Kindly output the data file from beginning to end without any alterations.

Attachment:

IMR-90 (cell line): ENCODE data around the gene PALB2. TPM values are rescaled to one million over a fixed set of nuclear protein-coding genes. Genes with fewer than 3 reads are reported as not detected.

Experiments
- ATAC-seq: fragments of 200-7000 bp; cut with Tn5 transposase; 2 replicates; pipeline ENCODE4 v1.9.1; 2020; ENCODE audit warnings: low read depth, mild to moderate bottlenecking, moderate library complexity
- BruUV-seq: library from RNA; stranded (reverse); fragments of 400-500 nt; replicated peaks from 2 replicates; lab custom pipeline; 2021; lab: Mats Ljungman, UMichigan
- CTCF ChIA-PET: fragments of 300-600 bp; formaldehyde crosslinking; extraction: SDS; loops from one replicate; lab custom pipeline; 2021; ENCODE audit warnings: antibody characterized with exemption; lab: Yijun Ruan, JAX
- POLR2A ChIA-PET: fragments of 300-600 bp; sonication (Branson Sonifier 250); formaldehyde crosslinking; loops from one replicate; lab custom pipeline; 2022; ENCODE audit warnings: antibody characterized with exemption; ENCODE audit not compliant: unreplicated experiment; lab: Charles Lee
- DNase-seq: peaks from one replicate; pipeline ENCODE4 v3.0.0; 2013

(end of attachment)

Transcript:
IMR-90 (cell line): ENCODE data around the gene PALB2. TPM values are rescaled to one million over a fixed set of nuclear protein-coding genes. Genes with fewer than 3 reads are reported as not detected.

Experiments
- ATAC-seq: fragments of 200-7000 bp; cut with Tn5 transposase; 2 replicates; pipeline ENCODE4 v1.9.1; 2020; ENCODE audit warnings: low read depth, mild to moderate bottlenecking, moderate library complexity
- BruUV-seq: library from RNA; stranded (reverse); fragments of 400-500 nt; replicated peaks from 2 replicates; lab custom pipeline; 2021; lab: Mats Ljungman, UMichigan
- CTCF ChIA-PET: fragments of 300-600 bp; formaldehyde crosslinking; extraction: SDS; loops from one replicate; lab custom pipeline; 2021; ENCODE audit warnings: antibody characterized with exemption; lab: Yijun Ruan, JAX
- POLR2A ChIA-PET: fragments of 300-600 bp; sonication (Branson Sonifier 250); formaldehyde crosslinking; loops from one replicate; lab custom pipeline; 2022; ENCODE audit warnings: antibody characterized with exemption; ENCODE audit not compliant: unreplicated experiment; lab: Charles Lee
- DNase-seq: peaks from one replicate; pipeline ENCODE4 v3.0.0; 2013